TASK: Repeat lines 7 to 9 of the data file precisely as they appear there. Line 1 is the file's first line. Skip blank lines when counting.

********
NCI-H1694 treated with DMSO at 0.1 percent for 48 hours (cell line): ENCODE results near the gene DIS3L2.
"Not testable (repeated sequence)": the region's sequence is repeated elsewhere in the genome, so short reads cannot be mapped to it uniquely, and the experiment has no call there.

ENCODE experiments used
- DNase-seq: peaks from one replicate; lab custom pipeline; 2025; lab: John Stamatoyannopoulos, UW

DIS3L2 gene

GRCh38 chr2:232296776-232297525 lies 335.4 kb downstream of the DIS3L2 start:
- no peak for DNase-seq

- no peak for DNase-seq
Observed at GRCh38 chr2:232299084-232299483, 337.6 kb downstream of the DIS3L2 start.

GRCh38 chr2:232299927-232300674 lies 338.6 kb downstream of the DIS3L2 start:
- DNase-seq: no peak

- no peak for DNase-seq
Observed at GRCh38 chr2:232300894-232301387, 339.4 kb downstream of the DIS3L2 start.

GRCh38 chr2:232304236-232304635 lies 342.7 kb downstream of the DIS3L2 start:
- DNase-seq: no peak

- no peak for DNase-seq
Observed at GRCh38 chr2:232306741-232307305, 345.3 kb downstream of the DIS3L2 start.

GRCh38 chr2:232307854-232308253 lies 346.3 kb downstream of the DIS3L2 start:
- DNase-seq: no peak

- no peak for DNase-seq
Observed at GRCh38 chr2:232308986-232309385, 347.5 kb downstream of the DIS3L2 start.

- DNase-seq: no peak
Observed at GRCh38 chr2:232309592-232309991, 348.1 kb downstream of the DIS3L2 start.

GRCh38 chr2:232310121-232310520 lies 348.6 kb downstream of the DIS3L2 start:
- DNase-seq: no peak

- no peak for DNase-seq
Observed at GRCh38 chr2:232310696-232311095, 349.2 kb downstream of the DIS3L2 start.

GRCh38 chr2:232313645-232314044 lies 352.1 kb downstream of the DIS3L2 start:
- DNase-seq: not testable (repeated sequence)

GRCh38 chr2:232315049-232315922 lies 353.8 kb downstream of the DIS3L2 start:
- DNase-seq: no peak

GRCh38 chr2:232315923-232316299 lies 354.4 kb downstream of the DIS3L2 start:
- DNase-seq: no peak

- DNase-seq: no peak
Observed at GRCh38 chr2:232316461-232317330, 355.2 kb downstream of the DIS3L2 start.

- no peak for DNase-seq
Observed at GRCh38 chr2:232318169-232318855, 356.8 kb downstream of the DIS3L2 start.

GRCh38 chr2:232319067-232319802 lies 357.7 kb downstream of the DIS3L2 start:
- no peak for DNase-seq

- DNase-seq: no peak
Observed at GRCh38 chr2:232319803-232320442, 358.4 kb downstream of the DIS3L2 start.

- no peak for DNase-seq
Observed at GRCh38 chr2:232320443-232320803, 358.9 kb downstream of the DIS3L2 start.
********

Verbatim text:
- no peak for DNase-seq

- no peak for DNase-seq
Observed at GRCh38 chr2:232299084-232299483, 337.6 kb downstream of the DIS3L2 start.